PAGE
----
EIA expects Alaska production to remain relatively flat, averaging 460,000 b/d in the second half of 2017, a 22,000 b/d decrease from the first half of 2017, because of seasonal maintenance on the Trans-Alaska Pipeline System during the third quarter.
Production in the rest of the United States is expected to remain fairly constant, with relatively modest production declines in California (30,000 b/d) and the Federal Offshore Gulf of Mexico (7,000 b/d) in the second half of 2017.
In the Lower 48 states, observed rig counts typically follow changes in the WTI price with an approximate four-month lag (Figure 2). In addition to responding to the WTI price, rig counts are related to cash flow and profitability. If returns are positive at a given price level, an operator could choose to add rigs. In that scenario, prices do not have to continually rise to support increases in rig counts. For most predominately tight-oil regions to see continued growth in production, rig activity must continue to increase because of the well dynamics, which on average have high initial production rates but very fast declines (e.g., 60% over the first 12 months of production). However, with the number of rigs continuing to increase, especially in the Permian, EIA has assessed that new wells are being drilled at a pace sufficient to maintain and increase production levels. If that trend changes, EIA will continue its process of adjusting its forecast in regular monthly STEO updates.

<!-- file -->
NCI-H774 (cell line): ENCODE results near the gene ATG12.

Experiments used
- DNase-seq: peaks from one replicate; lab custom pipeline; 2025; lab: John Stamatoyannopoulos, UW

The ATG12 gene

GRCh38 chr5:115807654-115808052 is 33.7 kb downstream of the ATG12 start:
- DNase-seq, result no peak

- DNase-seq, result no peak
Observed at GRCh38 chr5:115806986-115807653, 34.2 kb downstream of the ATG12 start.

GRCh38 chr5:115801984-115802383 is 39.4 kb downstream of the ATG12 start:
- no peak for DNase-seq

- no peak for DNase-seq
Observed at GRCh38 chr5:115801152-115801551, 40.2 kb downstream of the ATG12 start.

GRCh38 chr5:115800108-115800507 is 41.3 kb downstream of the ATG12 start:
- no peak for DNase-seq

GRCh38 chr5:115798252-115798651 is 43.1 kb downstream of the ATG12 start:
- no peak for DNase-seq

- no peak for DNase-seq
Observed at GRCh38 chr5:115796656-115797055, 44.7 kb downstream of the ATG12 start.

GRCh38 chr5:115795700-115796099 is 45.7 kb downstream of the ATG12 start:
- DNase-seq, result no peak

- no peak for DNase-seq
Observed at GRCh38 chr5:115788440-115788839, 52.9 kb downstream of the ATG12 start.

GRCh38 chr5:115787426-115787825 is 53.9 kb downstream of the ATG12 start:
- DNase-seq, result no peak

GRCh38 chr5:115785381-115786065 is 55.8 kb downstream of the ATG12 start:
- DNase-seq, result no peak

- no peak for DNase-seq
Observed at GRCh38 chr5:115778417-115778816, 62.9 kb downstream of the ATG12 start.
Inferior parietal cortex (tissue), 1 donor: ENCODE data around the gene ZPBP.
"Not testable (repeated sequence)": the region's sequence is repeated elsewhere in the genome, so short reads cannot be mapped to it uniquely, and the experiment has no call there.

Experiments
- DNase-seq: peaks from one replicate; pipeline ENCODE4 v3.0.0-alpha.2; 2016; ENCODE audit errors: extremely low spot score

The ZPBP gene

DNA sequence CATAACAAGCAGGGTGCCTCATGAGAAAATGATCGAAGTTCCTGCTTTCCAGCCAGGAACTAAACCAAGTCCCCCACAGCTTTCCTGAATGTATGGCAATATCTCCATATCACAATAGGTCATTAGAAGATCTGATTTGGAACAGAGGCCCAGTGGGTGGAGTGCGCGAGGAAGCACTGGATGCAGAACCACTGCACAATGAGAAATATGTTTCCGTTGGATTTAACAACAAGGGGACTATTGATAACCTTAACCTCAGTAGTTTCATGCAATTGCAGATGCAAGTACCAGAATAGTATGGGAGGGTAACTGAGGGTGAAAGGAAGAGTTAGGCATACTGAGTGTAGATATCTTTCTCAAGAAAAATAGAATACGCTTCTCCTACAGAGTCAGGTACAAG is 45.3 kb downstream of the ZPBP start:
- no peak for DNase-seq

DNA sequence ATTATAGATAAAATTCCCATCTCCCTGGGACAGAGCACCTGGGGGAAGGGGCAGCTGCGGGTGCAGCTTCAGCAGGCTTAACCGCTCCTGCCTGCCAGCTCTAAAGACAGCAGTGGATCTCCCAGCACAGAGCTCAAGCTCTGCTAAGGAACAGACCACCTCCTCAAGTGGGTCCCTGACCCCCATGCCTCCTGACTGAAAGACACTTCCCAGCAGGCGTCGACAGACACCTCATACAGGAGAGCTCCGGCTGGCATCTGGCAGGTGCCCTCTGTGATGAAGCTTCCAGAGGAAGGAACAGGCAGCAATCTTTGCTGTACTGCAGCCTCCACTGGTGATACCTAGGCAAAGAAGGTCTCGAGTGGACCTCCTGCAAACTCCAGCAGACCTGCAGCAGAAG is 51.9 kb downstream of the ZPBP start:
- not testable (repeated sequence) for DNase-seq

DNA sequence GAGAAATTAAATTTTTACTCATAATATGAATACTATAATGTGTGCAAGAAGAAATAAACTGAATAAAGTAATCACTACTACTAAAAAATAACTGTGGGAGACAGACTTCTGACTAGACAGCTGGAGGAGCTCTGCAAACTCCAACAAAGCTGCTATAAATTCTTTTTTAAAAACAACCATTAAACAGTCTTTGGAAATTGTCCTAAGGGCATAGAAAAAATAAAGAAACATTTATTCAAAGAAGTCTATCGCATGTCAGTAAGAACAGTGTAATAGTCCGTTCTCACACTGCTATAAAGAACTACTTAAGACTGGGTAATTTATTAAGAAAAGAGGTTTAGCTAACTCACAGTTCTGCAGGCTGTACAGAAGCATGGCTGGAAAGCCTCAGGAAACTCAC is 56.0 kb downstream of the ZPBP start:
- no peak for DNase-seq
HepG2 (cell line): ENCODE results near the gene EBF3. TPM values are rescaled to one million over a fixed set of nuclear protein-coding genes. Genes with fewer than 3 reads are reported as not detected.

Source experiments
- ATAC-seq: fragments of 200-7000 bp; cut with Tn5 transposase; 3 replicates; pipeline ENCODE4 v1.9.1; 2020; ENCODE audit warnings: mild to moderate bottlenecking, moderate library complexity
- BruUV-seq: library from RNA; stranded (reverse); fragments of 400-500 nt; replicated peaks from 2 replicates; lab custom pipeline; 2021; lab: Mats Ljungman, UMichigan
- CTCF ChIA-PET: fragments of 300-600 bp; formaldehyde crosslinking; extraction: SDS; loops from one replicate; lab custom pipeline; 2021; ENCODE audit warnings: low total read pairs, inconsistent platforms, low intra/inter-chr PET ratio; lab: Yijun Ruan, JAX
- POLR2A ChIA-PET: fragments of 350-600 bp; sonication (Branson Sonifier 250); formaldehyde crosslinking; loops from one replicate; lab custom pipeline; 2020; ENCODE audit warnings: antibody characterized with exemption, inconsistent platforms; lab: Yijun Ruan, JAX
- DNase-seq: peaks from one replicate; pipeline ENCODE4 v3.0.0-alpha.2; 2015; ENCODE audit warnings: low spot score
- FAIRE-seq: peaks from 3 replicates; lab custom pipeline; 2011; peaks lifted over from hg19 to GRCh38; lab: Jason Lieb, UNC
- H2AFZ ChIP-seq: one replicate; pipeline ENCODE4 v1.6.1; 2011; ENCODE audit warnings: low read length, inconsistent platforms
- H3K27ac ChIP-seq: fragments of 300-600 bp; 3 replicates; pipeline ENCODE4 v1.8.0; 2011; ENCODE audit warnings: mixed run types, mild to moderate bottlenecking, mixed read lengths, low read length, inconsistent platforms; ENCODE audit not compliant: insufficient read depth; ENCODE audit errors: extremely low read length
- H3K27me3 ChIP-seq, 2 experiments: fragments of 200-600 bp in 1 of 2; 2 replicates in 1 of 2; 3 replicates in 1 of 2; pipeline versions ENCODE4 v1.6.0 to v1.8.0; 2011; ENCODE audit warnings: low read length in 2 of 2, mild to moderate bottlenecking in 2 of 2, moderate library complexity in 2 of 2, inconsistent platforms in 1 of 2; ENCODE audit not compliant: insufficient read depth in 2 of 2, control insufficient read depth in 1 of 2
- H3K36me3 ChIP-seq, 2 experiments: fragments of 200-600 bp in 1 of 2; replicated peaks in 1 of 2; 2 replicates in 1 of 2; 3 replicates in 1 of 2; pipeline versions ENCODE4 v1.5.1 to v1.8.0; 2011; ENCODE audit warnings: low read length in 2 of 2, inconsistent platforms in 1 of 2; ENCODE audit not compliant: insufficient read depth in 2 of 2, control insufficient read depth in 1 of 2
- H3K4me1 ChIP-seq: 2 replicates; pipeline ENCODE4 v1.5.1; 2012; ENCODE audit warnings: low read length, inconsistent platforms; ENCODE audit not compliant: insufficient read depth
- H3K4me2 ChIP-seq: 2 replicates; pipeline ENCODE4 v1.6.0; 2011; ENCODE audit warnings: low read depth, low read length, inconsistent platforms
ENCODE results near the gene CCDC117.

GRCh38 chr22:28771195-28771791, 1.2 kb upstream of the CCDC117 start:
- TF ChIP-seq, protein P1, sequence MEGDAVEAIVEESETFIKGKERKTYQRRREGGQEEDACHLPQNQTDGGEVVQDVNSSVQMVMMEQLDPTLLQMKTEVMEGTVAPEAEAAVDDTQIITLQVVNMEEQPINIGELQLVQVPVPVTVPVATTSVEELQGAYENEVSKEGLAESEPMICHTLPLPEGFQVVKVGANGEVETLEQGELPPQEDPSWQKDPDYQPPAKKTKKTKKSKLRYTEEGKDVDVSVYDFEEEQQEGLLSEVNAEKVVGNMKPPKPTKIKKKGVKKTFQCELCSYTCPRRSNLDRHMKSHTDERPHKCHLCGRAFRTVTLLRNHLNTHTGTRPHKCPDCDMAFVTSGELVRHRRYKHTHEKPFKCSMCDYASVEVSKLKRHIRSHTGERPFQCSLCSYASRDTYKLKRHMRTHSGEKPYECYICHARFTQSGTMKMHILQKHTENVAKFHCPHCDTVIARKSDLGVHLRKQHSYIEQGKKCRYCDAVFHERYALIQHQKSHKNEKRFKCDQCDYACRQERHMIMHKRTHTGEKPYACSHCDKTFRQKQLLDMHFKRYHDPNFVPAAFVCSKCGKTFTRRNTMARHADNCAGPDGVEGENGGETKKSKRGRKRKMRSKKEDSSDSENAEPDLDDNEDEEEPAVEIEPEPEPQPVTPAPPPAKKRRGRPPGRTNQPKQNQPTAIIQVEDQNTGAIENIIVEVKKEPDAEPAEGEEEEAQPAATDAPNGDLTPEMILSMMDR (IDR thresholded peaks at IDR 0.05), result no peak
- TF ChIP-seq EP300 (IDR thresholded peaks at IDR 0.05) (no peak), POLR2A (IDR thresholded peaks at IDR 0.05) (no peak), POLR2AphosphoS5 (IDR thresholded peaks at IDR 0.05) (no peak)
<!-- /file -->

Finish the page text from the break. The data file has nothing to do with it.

EIA models oil production monthly in the STEO at the state and regional levels. The STEO forecast is based on recent trends in drilling and production and on anticipated future changes, driven largely by the WTI price. EIA evaluates past production trends on a well-by-well basis for all production documented since 2014 and uses that history to estimate future well performance and decline rates at the state and regional levels.